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Key Changes of CDM 2015

  • Changes to notification thresholds and requirements.

  • Replacement of CDMC with PD Domestic client, no longer exempt from duties, client has more duties in general.

  • Simplify approved code of practice and detailed competence requirements.  

Why were they Changed?


  • Unacceptable standards especially on smaller sites.

  • Regulations had been over-interpreted and not clear.

  • CDM was not being made important early enough in project.

  • CDMC was not integrated into design team, and not responsible for making design decisions.

  • CDM was considered an add on.

Key Features

Identifying Duty Holders, Establish Responsibility & Clarifying RolesClient to establish early importance of CDM Regulations 2015.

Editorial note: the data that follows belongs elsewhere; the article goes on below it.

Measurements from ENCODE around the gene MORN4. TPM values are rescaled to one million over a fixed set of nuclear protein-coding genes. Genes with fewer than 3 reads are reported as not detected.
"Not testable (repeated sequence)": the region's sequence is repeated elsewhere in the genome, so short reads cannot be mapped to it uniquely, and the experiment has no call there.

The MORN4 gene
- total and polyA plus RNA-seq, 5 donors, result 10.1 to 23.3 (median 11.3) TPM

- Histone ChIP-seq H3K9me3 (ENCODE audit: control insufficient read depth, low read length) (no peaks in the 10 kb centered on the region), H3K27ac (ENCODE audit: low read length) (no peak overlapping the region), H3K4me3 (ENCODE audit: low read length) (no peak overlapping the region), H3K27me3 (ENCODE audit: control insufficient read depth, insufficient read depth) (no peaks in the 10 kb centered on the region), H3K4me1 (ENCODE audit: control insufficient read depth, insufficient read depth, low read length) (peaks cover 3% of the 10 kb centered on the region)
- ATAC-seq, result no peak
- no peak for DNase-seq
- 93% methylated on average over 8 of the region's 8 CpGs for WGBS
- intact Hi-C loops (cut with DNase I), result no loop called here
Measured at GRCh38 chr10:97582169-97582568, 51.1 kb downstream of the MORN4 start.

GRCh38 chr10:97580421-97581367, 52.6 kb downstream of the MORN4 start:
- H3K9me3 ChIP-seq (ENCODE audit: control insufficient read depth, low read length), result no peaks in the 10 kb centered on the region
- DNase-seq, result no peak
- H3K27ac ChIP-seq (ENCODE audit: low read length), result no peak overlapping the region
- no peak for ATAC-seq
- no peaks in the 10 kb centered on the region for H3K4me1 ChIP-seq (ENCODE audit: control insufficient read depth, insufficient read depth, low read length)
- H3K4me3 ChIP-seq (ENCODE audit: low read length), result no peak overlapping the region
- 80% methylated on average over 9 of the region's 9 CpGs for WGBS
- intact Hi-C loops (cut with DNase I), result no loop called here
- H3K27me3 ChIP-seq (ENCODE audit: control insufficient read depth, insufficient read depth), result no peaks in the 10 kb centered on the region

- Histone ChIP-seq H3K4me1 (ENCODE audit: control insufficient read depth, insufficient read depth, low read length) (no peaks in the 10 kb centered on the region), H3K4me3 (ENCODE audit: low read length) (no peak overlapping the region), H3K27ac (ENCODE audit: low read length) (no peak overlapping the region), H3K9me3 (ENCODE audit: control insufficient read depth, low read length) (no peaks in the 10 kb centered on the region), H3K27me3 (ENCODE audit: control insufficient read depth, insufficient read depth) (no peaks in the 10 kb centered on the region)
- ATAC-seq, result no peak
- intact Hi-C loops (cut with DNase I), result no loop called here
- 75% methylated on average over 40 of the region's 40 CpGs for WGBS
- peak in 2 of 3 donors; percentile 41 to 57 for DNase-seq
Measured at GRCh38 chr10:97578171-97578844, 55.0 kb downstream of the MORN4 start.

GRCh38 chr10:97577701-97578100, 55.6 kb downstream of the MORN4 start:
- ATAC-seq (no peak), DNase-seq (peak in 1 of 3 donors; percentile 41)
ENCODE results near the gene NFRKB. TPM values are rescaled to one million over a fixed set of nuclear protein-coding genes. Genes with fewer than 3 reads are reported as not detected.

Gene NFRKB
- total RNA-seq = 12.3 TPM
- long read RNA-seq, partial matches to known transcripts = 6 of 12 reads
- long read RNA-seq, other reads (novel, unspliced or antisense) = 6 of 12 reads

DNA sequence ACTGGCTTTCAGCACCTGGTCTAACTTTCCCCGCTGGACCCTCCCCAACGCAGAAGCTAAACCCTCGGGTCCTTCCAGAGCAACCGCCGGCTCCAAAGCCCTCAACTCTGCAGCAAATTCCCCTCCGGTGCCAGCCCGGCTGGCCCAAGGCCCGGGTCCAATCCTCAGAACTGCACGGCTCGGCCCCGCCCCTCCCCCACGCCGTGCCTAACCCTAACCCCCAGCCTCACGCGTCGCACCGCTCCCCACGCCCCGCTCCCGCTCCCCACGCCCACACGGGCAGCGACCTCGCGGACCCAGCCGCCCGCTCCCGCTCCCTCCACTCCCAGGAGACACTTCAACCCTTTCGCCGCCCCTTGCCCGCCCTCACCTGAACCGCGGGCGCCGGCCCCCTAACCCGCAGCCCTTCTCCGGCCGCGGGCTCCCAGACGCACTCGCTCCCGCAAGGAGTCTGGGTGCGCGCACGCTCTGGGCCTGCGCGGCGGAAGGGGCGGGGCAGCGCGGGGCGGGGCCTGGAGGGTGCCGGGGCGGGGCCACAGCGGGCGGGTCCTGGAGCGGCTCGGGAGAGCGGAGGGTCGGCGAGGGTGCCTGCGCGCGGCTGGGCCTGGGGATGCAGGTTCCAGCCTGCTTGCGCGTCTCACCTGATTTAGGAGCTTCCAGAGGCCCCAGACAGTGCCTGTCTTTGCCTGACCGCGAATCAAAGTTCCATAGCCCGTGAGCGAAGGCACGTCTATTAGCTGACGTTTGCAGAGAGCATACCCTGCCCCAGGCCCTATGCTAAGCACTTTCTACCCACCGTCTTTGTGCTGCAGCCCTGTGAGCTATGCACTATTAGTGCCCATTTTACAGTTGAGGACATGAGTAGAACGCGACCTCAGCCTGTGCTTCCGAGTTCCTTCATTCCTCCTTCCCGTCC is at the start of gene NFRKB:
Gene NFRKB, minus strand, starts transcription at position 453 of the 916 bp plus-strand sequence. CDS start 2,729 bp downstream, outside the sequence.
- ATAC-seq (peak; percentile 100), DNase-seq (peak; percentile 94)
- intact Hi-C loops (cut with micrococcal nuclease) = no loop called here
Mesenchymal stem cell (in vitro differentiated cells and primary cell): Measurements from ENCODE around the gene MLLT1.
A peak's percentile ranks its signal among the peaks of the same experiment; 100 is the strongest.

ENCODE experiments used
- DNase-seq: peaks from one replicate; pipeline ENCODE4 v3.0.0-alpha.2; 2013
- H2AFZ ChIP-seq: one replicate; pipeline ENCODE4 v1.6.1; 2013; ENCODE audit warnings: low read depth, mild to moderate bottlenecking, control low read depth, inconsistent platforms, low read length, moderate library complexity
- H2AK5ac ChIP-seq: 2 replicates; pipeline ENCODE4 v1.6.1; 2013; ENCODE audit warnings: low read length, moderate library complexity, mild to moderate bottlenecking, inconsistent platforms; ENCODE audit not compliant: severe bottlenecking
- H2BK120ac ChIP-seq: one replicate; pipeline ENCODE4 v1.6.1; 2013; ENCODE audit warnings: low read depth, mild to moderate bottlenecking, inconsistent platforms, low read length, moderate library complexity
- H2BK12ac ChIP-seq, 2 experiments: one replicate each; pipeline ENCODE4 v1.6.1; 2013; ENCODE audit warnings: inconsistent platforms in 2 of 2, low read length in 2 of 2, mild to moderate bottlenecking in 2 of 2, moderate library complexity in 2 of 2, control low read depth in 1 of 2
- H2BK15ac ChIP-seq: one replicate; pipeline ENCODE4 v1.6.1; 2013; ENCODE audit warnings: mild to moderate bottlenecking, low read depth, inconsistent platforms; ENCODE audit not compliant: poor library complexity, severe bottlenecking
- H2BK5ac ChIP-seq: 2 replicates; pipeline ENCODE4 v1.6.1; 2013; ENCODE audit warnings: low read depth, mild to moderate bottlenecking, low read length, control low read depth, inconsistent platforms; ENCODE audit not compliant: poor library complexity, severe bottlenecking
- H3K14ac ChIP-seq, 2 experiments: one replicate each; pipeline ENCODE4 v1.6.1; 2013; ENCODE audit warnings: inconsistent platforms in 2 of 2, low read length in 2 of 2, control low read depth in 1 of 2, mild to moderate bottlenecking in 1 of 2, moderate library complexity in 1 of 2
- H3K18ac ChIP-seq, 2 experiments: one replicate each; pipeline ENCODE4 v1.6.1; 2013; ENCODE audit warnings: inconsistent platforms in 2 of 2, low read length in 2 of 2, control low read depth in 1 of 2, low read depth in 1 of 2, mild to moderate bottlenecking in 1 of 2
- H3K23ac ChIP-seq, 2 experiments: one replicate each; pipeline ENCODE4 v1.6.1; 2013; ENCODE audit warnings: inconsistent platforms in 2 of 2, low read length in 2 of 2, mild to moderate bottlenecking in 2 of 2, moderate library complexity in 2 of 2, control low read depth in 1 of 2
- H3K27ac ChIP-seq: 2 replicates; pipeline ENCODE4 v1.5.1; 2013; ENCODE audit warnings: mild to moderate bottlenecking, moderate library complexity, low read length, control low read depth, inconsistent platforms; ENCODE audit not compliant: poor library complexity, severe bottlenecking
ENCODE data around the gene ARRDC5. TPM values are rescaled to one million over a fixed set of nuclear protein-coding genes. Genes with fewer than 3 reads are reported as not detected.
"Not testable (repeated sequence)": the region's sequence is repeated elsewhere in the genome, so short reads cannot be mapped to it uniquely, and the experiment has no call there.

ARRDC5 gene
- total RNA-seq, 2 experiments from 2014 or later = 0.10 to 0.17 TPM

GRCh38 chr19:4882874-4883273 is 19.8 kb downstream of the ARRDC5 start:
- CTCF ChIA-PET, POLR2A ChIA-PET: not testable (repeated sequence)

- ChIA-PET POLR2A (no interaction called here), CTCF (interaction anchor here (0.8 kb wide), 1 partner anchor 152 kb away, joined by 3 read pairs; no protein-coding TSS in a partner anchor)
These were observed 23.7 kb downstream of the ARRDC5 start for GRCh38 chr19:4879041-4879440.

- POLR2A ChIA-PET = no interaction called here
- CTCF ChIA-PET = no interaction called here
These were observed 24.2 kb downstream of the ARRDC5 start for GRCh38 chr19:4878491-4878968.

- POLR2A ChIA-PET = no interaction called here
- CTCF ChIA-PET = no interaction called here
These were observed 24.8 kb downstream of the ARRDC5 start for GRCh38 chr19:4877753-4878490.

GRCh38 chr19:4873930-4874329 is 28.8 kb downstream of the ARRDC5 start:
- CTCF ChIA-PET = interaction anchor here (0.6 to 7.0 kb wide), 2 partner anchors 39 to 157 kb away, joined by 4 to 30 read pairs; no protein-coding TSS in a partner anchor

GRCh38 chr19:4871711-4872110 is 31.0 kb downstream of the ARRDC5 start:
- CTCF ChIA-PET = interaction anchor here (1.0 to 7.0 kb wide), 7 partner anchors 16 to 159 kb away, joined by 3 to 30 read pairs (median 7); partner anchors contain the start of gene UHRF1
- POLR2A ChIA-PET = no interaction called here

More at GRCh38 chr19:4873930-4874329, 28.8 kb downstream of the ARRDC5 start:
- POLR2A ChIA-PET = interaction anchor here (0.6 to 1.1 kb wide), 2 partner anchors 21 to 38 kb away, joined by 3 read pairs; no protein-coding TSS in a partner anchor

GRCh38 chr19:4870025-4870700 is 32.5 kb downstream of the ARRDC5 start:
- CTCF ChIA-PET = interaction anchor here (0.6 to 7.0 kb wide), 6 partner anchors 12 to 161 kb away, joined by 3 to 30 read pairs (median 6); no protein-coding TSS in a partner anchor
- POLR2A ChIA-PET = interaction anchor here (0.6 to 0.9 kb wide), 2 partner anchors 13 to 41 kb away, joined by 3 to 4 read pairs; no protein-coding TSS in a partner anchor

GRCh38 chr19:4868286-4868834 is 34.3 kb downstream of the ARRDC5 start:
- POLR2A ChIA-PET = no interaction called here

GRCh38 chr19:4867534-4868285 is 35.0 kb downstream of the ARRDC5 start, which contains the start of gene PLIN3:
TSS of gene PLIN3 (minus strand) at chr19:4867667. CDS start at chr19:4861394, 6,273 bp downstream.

Duty Holders

  • Regulations 4 and 5 set out the client’s duty to make suitable arrangements for managing a project and maintaining and reviewing these arrangements throughout.

  • Where a construction project must be notified, the client must submit a notice in writing to the relevant enforcing authority.

  • Regulation 8 Duty Holders - must have the skills, knowledge and experience and, if they are an organisation, the organisational capability, necessary to fulfil the role that they are appointed to undertake, in a manner that secures the health and safety of any person affected by the project


Client to recognise the duty holders and appoint them where appropriate.

  • Send Client HSE CDM website link.

  • Client to appoint a PD with separate appointment to design appointment.

  • Client is responsible for notifying the project F10 Form (before it was CDMC responsibility).

  • Domestic clients have responsibilities of CDM 2015, must notify if more than one contractor will be working at the same time.

Principal Designer (PD)

  • PD must have right ‘skills, knowledge, and experience to do the job.

  • They should be integral to the design team and can influence the design from an early stage.